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of employment, construction jobs, manufacturing jobs, in the energy space, tend to be higher paying than other jobs, particularly service jobs. so if we see a continued pick up in the housing market, continued strength in manufacturing, this could lead to the virtuous cycle that we have all been waiting for from the private sector. cheryl: okay. now, i know that one of the groups that you do watch, one of the groups that you're actually positive on, and there's not a lot, but it is healthcare, you do like healthcare. tell me kind of some of the names you appreciate right now in that space and also do you think that with the healthcare law, the exchange really beginning to kick in in the next 12 months that healthcare is going to continue that forward? >> we think healthcare will continue to being strong relative to the overall market. one area we like, you know, from a defensive standpoint is large cap pharma. you've seen this big race for record setting inflows into high yield bonds. we think one area that pays dividends that has been overlooked is large cap pharma. and we like names like joh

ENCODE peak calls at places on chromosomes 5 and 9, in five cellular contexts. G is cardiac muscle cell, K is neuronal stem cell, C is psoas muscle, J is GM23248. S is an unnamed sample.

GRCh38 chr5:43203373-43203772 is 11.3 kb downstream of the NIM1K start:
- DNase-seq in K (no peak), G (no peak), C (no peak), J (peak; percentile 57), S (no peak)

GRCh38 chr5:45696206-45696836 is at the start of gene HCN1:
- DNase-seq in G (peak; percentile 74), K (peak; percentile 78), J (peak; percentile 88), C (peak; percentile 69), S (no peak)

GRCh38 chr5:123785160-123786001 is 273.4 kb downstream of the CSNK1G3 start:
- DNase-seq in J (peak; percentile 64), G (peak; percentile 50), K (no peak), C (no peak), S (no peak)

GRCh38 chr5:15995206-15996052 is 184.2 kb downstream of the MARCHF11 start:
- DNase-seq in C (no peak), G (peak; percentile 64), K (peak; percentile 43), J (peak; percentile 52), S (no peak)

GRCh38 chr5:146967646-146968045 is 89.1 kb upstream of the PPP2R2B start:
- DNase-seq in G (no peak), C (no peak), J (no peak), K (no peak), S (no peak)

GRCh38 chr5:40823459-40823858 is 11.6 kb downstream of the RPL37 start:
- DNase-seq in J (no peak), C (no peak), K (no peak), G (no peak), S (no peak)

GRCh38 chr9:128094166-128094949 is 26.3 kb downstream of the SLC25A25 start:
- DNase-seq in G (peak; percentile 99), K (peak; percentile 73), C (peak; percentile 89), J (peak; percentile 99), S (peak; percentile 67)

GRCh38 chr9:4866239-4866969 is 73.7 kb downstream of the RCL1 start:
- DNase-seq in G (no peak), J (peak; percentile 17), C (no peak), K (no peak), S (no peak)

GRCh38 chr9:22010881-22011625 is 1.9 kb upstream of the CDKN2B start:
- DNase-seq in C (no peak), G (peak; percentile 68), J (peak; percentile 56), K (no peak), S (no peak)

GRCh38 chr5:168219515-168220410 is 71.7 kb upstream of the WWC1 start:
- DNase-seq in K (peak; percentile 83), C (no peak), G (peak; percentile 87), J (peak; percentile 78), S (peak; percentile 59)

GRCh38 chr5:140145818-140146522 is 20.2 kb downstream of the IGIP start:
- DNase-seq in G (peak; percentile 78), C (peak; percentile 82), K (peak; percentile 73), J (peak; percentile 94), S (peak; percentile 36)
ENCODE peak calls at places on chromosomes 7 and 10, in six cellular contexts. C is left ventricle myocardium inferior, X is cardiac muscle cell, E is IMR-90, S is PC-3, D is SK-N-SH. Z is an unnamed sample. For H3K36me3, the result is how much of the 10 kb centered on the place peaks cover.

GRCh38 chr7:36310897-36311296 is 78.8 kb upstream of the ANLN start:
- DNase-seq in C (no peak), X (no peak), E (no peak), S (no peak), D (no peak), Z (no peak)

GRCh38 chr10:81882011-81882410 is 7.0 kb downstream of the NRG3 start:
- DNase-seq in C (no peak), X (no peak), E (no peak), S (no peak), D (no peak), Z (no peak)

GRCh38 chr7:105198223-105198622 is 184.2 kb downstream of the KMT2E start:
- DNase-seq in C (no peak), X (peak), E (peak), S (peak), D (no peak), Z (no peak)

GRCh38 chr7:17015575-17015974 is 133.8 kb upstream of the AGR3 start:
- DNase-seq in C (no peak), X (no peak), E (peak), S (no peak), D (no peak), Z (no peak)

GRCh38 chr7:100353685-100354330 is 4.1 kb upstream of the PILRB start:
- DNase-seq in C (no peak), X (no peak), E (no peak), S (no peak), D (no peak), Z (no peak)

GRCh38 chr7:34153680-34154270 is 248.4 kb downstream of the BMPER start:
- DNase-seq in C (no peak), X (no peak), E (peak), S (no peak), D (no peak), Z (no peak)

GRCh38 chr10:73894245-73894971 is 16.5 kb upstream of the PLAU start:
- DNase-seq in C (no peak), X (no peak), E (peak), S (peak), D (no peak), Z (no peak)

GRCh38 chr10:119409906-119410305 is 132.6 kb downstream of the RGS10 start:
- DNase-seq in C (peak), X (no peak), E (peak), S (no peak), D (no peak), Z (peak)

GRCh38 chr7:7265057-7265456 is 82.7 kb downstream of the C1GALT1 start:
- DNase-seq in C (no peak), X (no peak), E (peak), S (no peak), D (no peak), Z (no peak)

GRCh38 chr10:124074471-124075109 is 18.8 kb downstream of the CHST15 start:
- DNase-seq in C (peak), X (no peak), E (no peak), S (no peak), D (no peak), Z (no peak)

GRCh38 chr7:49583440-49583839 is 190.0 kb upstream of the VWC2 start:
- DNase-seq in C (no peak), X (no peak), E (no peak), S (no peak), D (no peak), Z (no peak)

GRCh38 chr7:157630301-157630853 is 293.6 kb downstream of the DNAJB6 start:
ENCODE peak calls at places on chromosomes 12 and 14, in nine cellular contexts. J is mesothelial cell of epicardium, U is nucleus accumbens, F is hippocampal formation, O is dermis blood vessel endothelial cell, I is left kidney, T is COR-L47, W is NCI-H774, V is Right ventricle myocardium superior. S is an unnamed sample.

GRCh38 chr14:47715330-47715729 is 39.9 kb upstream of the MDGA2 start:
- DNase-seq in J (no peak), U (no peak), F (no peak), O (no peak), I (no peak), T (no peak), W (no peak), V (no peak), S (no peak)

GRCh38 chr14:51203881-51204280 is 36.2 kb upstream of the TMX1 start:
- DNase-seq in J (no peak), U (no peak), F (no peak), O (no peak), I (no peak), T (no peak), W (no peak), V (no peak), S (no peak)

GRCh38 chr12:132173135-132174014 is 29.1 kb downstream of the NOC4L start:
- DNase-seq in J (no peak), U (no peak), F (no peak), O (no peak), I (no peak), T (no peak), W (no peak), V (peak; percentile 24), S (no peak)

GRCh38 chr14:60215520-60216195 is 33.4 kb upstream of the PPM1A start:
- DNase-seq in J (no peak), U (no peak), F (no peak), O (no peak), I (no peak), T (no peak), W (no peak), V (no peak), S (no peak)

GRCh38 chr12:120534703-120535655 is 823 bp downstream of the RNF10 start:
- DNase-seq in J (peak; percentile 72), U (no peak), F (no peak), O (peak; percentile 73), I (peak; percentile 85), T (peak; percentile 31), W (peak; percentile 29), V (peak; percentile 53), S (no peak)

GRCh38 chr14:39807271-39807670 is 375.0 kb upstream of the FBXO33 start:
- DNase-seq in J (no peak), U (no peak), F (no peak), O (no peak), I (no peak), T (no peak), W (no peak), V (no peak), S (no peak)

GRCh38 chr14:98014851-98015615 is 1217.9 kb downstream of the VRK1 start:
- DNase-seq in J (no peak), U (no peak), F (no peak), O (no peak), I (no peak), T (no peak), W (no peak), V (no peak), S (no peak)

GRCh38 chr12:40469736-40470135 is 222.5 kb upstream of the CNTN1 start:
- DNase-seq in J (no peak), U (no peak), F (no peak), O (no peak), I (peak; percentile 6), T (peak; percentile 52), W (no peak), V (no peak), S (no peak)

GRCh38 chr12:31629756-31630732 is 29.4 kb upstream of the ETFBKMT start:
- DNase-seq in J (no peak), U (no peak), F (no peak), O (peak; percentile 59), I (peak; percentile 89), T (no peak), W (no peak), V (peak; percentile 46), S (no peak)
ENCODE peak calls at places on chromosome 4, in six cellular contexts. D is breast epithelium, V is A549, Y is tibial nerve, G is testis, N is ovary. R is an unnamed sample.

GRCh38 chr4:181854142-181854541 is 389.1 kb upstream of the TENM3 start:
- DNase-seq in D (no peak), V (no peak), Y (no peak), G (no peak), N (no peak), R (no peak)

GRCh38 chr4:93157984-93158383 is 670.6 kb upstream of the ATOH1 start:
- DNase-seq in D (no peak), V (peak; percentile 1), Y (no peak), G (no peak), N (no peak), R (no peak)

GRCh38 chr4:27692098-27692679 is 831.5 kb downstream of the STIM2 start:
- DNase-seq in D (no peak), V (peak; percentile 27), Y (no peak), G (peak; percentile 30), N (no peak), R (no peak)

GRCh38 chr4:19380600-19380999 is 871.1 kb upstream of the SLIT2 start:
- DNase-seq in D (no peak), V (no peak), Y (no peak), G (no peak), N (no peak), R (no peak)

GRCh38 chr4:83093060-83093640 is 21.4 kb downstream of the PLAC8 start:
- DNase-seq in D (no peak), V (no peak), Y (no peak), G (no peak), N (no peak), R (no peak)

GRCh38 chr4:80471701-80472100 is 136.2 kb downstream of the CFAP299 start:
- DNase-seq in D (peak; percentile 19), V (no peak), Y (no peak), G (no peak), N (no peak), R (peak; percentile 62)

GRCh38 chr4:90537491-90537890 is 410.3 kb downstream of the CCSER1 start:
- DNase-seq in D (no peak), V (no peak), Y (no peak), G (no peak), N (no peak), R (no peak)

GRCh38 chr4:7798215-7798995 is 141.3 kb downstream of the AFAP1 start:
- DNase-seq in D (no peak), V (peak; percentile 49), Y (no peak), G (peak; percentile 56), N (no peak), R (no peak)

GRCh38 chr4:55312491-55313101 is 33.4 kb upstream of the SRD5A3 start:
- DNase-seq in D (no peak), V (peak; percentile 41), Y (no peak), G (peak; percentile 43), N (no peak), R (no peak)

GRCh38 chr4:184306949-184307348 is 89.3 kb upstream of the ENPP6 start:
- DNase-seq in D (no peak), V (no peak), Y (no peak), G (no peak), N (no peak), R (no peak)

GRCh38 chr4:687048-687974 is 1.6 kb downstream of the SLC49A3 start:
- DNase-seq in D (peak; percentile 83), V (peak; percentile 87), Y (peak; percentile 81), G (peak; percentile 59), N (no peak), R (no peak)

for real energy independence? we can see it today on the horizon. progress on pipeline approval. progress on fracking regulation, that means more american oil and more natural gas. build the pipeline and here come the jobs at no anything to the taxpayers. environmentalists hate it, but maybe, just maybe the americans will win this one. >> and we're close to a market high and "varney & company" is about to begin. n't know it ye, but they' gonna fall in love, get married, have a couple of kids, [ children laughing ] move to the country, and live a long, happy life together where they almost never fight about money. [ dog barks ] because right after they get married, they'll find some retirement people who are paid on salary, not commission. they'll get straightforward guidance and be able to focus on other things, like each other, which isn't rocket science. it's just common sense. from td ameritrade. >> good morning, everyone. we've been talking about apple losing its school for quite a while now and last night we got some proof. less money coming in than expected. the stock, way and i me